“Corporations can also be a model,” Eskridge said. “The corporations all have their own anti-discrimination policies. That’s positive role modeling. It provides very persuasive arguments. Legislators say, ‘Well how much is this going to cost,’ and the corporations says, ‘It does not cost very much, we actually think it makes it more efficient.’ This particularly helps when you have to persuade people who are not already true believers.”

Wilson further explained that companies can act as catalysts for broader social change on complicated issues of public opinion like LGBTQ+ rights. However, the first step for these broad social changes is legislators formulating ways to pass supportive laws in highly conservative religious areas, and Wilson conveyed that corporations can aid legislators during this policy-creating stage.

The talk also focused on the refusal of services towards LGBTQ+ individuals. Wilson touched upon this issue and noted that this discrimination is often justified through religious contexts. She also brought up the difficulty of applying anti-discrimination laws to privately-owned businesses, and elaborated how this tenuous situation is an ongoing problem for many LGBTQ+ individuals.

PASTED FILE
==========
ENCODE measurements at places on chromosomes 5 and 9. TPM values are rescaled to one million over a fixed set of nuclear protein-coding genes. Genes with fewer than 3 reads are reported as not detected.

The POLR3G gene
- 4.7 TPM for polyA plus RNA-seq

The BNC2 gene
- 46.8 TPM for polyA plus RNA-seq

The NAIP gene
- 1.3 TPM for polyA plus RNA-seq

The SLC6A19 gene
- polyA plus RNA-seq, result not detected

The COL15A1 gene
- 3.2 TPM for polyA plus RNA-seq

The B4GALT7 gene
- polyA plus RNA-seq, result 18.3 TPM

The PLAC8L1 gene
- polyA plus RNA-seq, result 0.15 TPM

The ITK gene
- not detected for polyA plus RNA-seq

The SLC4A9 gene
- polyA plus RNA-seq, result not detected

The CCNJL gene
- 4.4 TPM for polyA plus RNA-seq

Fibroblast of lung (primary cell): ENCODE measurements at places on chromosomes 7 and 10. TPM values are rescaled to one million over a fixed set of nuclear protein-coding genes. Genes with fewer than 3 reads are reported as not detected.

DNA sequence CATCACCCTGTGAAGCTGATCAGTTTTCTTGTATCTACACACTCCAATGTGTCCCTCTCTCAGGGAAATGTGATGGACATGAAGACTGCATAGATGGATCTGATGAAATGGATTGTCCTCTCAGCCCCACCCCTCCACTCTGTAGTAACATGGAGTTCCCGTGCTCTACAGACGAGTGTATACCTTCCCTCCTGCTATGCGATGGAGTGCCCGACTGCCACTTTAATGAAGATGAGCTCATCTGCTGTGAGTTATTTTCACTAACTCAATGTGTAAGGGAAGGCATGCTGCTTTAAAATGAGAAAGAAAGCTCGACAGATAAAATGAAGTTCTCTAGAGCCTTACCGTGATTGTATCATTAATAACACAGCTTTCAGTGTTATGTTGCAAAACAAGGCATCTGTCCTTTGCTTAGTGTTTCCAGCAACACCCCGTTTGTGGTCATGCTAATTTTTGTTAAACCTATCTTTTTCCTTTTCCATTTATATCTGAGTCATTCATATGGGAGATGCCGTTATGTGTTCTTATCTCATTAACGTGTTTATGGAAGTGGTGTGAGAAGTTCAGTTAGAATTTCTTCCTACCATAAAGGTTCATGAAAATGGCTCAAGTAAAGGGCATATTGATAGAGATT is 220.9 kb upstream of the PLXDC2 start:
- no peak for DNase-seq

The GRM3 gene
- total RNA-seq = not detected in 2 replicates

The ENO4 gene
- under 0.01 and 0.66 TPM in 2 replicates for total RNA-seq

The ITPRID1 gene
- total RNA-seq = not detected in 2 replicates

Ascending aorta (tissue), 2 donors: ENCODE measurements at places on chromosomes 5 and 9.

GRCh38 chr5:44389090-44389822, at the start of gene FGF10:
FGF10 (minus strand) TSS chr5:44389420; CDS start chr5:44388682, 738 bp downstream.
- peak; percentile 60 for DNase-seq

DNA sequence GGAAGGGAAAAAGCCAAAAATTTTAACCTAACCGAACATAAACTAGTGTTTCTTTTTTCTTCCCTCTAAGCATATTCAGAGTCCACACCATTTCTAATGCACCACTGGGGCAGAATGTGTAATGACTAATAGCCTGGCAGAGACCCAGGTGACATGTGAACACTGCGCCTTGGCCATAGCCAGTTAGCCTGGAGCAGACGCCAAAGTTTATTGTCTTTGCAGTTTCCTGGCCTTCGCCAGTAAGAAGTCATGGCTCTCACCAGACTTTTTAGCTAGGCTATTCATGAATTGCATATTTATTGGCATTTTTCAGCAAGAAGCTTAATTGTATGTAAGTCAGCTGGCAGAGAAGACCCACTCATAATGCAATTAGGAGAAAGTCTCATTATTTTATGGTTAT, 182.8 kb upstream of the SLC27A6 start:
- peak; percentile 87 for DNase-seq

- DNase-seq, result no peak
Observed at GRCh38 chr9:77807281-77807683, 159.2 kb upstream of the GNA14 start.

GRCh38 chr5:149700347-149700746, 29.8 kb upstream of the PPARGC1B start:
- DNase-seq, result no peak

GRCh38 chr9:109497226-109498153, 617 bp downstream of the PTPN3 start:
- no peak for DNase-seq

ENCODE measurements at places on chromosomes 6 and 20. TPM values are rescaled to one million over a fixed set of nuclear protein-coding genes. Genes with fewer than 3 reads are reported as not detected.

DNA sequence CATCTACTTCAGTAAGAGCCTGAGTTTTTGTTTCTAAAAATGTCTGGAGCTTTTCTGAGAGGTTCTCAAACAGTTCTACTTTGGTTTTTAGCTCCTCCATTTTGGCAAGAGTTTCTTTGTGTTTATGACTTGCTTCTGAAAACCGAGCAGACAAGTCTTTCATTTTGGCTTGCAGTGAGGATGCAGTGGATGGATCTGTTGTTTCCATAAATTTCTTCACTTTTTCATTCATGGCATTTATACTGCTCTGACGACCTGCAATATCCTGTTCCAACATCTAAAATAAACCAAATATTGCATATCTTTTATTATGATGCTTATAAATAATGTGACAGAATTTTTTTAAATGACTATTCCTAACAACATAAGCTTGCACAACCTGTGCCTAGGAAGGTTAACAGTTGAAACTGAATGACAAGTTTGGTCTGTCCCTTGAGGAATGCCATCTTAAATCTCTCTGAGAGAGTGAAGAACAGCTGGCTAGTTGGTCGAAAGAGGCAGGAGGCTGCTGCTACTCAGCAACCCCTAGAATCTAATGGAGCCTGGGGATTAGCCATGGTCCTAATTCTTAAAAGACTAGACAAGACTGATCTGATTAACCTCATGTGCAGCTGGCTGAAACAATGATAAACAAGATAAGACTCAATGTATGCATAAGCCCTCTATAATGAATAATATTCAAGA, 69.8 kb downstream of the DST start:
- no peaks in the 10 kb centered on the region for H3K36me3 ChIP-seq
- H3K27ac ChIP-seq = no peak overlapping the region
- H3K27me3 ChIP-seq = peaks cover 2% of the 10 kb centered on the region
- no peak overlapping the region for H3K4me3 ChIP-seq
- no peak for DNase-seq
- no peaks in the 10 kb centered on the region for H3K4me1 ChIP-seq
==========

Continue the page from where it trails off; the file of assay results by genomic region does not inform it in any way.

“The goal is for everybody to walk in and get treated with respect at the desk,” Wilson said. “The business is regulated but not the individuals inside of it. That is the way forward.”

“The goal is for everybody to walk in and get treated with respect at the desk,” Wilson said. “The business is regulated but not the individuals inside of it. That is the way forward.”

One attendee asked if the pair thought that the LGBTQ+ community would be settling for indignity if they continued to suffer through legal mistreatment.

“Dignity is an evolving process where undignified treatment to you today might be a situation for education on future dignified treatment,” Eskridge said. “Honestly, in America today, you are not going to avoid undignified treatment whether you’re a religious fundamentalist or a gay person or a person of color.”   

Jacqueline de Leeuu J.D ’23 said that she found the talk informative and expressed surprise with the significant role that companies play in passing state legislation.

“I thought that it was interesting their emphasis on compromise,” Leeuu said. “I guess their argument that you can’t get ahead in real life without compromise was very true.”

Another law student, Ariana Cheng J.D. ’21, attended the talk because she is interested in the intersection of religion and sexual orientation in policy-making environments.

“I think we should all strive for compromise, but the hard part is figuring out who has to give up what values,” Cheng said. “It is kind of difficult when you’re trying to please both sides, for example people who are LGBT but also involved in religious practices. In politics are we going to value people who are religious and exclude those who are in LGBTQ community? It’s very difficult to balance that.”